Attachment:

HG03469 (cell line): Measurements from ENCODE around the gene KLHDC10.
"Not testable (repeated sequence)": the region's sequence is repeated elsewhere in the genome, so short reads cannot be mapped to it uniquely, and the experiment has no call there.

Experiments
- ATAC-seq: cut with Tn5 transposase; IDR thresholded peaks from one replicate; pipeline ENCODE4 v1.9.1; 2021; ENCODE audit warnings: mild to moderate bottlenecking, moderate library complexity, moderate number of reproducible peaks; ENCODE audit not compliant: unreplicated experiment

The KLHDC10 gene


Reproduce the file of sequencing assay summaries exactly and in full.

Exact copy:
HG03469 (cell line): Measurements from ENCODE around the gene KLHDC10.
"Not testable (repeated sequence)": the region's sequence is repeated elsewhere in the genome, so short reads cannot be mapped to it uniquely, and the experiment has no call there.

Experiments
- ATAC-seq: cut with Tn5 transposase; IDR thresholded peaks from one replicate; pipeline ENCODE4 v1.9.1; 2021; ENCODE audit warnings: mild to moderate bottlenecking, moderate library complexity, moderate number of reproducible peaks; ENCODE audit not compliant: unreplicated experiment

The KLHDC10 gene